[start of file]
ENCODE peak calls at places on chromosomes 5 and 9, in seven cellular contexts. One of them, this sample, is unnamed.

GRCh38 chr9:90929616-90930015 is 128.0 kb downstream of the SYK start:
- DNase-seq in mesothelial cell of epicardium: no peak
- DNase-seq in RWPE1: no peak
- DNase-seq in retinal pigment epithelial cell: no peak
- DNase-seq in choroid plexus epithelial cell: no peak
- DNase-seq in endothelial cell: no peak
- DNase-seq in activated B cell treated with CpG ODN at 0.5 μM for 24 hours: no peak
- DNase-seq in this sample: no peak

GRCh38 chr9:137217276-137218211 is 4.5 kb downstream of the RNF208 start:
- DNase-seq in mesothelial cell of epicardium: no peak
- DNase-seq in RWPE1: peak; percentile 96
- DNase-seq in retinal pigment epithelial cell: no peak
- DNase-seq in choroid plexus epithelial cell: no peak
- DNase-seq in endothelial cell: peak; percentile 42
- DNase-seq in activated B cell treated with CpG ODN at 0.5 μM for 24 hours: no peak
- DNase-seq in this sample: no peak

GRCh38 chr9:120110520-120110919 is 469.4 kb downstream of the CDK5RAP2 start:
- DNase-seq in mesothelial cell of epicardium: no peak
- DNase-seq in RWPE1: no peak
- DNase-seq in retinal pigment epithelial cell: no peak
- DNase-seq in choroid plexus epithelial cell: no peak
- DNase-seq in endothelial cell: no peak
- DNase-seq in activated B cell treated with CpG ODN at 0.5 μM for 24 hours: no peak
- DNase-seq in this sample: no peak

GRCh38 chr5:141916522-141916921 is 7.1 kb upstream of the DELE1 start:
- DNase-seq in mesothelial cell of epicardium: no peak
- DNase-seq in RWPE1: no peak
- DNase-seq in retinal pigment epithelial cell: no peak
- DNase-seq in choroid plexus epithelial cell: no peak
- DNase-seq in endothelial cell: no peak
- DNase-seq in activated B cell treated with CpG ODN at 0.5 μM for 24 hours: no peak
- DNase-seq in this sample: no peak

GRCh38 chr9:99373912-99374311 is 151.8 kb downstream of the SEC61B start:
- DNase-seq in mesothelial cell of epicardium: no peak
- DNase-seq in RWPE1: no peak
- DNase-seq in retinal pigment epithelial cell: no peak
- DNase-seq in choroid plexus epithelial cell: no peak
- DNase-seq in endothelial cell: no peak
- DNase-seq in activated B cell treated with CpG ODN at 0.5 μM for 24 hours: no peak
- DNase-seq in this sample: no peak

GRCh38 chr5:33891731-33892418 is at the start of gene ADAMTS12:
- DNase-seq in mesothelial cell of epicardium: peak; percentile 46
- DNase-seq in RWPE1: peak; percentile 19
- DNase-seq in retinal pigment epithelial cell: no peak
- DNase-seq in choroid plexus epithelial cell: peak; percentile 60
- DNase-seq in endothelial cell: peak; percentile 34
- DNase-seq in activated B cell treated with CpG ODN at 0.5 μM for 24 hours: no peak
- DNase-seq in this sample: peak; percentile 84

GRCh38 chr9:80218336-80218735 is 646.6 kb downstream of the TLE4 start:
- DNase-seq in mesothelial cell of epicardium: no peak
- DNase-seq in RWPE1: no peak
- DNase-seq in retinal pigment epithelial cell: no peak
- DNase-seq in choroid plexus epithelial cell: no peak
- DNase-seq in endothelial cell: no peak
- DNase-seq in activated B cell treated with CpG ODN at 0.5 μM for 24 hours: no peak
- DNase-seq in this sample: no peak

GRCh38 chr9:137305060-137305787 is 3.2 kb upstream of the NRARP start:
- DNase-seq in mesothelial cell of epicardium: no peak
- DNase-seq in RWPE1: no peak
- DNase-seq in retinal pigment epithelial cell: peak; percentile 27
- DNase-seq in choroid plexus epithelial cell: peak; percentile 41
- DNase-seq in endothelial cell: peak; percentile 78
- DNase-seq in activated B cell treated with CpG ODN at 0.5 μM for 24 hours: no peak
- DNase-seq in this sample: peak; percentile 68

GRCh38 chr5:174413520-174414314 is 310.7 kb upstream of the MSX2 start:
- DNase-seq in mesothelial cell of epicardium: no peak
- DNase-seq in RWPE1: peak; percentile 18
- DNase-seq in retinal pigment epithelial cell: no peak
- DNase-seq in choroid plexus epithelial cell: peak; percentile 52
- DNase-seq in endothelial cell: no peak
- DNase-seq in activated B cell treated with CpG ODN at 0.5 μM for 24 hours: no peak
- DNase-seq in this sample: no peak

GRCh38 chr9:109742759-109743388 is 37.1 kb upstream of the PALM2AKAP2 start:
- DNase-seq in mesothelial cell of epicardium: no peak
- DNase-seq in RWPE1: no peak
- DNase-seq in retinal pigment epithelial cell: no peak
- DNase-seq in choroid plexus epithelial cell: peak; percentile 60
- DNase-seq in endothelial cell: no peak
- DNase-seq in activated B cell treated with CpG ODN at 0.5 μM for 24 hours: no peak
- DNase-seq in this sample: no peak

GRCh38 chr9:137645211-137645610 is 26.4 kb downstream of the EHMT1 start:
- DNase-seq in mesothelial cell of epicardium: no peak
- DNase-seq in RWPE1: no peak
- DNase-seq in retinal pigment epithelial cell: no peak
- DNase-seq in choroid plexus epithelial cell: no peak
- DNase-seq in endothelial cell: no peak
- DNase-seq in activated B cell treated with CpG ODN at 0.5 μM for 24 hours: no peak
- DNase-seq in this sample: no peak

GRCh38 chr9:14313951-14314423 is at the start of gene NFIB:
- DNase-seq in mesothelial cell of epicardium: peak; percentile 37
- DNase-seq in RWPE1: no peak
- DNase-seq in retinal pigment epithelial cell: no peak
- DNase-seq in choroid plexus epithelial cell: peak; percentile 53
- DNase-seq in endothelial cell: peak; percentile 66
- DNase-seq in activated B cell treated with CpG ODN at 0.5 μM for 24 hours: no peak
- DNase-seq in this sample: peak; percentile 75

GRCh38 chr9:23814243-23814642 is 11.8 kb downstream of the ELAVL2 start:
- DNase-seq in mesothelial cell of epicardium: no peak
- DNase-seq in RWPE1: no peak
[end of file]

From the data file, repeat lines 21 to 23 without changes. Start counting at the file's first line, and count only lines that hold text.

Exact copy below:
- DNase-seq in retinal pigment epithelial cell: no peak
- DNase-seq in choroid plexus epithelial cell: no peak
- DNase-seq in endothelial cell: no peak